Not only was a portion of Cass County (the part above referred to) once a portion of Vernon County, but Vernon included as well the county of Bates. The act of the legislature establishing Vernon County was approved February 17, 1851, and was as follows:

All the territory included in the following limits, to wit: Beginning on the western boundary line of the state of Missouri, at the section corner dividing sections seven and eighteen (18) in township thirty-eight, of range thirty-three thence east with the line dividing said sections to the line of St. Clair County thence north with the line separating the counties of Bates and St. Clair to the southwest corner of Henry County thence continuing north with the line separating Cass and Henry Counties, to the middle of the main channel of Grand River thence up the main channel of Grand River to the line dividing townships forty-two and forty-three thence west with the line separating said township forty-two and three, to said western boundary line thence south with said boundary line to the beginning, is hereby created a separate and distinct county, for all civil and military purposes, to be called the county of Vernon, in honor of Miles Vernon, of Laclede County.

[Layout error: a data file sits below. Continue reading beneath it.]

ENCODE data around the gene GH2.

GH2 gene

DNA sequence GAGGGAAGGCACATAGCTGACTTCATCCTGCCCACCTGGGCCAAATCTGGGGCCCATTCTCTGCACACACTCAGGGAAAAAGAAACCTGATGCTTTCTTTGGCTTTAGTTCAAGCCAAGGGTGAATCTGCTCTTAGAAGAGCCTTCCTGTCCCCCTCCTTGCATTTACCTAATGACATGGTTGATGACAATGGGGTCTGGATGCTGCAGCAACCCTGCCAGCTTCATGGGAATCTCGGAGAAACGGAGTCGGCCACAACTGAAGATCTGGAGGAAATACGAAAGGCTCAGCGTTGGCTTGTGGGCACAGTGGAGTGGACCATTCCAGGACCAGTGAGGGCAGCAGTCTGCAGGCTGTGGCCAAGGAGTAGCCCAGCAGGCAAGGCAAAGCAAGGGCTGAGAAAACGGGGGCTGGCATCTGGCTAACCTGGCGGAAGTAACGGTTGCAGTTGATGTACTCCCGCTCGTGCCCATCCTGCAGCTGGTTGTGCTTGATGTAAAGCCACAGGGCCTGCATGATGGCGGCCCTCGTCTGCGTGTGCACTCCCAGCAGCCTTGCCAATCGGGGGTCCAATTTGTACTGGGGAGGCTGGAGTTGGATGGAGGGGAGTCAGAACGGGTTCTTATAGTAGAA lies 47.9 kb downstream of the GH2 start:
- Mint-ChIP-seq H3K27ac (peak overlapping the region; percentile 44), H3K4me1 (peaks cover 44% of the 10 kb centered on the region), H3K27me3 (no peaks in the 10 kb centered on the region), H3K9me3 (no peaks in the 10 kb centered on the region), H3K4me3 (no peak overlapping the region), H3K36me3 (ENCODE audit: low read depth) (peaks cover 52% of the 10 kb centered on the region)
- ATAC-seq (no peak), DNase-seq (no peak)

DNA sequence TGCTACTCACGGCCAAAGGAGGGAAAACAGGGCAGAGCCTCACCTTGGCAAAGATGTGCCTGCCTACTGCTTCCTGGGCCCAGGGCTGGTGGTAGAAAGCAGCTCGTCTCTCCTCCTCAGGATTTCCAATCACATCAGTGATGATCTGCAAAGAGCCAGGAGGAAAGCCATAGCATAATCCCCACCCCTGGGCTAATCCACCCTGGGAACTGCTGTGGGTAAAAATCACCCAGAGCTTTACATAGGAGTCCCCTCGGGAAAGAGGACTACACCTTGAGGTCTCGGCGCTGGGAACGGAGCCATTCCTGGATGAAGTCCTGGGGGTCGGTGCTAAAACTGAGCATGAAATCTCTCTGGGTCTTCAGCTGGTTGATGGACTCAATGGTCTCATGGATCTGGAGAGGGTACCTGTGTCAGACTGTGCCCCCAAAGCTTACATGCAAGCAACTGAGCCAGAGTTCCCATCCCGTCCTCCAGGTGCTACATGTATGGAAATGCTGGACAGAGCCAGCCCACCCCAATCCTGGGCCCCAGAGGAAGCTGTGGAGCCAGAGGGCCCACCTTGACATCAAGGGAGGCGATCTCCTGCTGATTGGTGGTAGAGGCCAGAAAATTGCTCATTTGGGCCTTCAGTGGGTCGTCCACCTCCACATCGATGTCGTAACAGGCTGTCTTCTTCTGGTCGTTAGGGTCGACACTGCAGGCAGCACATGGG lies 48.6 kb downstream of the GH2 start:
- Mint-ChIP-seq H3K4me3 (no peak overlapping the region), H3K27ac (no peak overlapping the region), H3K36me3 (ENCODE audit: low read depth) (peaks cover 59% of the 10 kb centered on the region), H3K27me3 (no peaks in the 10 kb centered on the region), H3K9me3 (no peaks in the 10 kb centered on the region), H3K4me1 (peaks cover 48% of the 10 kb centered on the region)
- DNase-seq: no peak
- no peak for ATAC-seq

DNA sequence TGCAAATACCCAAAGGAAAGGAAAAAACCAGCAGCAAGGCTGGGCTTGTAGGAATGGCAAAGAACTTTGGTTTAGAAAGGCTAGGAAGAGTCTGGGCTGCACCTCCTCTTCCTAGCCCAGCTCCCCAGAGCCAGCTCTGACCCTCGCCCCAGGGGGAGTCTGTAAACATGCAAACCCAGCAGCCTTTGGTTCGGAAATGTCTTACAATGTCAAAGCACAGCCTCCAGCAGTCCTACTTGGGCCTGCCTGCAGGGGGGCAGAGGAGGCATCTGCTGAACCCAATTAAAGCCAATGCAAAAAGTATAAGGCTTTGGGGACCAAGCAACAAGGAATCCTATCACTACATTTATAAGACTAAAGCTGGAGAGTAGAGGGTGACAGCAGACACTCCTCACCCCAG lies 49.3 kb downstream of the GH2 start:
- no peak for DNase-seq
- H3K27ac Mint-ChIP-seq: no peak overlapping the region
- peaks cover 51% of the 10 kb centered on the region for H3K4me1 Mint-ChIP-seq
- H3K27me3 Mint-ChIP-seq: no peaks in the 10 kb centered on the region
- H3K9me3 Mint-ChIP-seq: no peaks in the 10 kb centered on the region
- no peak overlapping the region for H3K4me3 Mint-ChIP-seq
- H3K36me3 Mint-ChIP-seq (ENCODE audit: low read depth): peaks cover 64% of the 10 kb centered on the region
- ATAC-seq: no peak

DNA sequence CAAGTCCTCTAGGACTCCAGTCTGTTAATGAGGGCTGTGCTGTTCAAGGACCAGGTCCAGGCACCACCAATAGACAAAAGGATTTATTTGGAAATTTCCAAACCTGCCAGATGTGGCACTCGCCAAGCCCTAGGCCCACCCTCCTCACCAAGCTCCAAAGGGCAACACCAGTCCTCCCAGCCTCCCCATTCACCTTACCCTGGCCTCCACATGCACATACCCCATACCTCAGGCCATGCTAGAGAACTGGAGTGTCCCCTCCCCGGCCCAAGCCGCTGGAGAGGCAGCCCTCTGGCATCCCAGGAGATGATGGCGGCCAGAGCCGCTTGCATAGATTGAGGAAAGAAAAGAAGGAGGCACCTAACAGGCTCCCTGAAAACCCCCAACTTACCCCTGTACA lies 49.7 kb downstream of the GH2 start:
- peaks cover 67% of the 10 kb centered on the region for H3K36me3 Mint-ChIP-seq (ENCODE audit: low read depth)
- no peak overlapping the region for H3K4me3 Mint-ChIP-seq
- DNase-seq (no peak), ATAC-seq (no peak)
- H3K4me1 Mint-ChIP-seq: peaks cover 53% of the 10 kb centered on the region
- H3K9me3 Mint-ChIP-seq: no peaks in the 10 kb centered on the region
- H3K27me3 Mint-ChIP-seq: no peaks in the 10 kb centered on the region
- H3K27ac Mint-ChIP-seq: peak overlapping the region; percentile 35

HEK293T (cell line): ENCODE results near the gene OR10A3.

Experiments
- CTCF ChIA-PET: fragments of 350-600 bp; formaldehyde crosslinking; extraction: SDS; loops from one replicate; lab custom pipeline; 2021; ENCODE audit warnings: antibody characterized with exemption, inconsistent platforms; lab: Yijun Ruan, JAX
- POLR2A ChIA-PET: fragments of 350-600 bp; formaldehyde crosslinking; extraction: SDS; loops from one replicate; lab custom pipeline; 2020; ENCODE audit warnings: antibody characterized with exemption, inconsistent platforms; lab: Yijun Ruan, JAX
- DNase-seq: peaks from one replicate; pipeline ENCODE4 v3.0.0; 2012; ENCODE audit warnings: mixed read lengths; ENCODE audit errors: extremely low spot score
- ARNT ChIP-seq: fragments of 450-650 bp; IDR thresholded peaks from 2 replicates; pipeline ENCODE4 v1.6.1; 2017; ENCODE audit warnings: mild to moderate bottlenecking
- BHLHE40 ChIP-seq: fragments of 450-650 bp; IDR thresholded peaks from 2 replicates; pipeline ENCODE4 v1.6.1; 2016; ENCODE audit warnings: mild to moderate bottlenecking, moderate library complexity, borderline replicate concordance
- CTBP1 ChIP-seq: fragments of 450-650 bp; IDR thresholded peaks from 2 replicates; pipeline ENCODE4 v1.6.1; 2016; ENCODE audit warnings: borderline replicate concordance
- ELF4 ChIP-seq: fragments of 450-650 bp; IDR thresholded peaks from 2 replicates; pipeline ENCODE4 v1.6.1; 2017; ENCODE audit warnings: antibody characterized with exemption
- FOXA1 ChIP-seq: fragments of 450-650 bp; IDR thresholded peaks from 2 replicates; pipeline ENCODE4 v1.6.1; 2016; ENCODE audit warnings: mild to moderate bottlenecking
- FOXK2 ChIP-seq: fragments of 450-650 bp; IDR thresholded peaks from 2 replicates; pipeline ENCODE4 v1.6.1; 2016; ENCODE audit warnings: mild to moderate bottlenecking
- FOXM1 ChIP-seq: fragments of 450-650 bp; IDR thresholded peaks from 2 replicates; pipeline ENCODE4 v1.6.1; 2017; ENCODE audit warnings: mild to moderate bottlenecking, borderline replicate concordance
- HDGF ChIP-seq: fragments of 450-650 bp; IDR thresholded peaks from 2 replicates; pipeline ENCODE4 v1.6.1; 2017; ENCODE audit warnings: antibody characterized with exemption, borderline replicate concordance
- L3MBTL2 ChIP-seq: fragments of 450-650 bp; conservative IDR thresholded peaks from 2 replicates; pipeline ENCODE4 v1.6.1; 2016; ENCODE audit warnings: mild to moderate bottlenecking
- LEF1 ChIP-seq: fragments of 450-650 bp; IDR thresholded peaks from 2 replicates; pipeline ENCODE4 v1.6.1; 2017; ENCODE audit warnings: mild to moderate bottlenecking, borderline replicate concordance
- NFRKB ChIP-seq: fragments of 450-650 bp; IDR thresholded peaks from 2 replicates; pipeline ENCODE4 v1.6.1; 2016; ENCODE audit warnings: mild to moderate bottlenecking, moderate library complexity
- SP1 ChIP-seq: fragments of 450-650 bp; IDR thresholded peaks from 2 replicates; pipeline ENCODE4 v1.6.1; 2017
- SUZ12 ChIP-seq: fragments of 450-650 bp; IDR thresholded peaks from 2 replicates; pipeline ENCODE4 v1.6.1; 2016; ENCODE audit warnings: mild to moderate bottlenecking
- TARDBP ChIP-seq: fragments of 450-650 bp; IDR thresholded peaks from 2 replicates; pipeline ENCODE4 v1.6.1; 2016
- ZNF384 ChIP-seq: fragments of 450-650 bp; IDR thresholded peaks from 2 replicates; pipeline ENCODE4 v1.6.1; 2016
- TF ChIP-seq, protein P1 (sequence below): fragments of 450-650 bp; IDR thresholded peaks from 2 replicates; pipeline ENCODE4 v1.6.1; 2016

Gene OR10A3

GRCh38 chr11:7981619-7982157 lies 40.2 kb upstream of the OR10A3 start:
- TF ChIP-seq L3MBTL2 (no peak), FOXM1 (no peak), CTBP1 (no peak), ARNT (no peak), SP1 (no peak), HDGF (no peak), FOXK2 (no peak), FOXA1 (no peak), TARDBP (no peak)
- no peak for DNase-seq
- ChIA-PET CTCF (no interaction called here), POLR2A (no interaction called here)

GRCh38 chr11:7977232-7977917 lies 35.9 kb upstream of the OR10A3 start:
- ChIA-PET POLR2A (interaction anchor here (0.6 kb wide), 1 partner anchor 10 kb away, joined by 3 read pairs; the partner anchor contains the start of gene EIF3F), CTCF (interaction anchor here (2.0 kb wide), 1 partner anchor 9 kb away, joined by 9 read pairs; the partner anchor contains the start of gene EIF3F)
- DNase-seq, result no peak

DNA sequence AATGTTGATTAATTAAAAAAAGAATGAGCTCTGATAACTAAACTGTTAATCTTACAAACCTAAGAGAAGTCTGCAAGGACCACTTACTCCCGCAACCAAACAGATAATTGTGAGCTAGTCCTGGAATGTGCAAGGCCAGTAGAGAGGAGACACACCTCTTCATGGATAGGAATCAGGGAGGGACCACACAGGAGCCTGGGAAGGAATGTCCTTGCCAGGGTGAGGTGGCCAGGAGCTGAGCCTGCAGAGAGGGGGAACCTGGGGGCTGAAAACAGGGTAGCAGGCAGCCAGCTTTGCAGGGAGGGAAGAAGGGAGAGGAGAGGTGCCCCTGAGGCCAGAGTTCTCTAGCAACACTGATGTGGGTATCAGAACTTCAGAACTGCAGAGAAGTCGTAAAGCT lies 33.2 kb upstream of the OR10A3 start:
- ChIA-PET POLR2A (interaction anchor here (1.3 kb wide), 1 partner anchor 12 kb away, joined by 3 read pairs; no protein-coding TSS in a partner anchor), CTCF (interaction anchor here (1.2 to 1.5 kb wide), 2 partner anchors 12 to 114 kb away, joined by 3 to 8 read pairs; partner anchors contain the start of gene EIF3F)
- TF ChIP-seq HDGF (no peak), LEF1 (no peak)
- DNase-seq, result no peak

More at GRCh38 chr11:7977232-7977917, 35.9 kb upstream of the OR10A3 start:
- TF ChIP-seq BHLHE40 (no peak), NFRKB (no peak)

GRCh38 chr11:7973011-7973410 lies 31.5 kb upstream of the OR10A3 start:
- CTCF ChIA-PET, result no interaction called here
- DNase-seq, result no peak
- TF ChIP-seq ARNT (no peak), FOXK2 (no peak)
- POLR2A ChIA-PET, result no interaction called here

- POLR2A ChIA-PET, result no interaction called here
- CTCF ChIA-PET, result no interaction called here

It will thus be seen that Vernon County embraced Bates and the southern parts of Cass. The southern part of Cass. The new county, however was to remain such, provided the people residing in the territory included therein should ratify the act at the polls in August, 1851.

The act creating the new county of Vernon was soon declared unconstitutional, which left the county of Bates as originally erected until 1855, when as stated the southern part of Cass was added to it. During the same year (1855) Vernon County, as now formed, was organized and a portion of the southern part of Bates that was added to Vernon was two miles in width and thirty miles in length.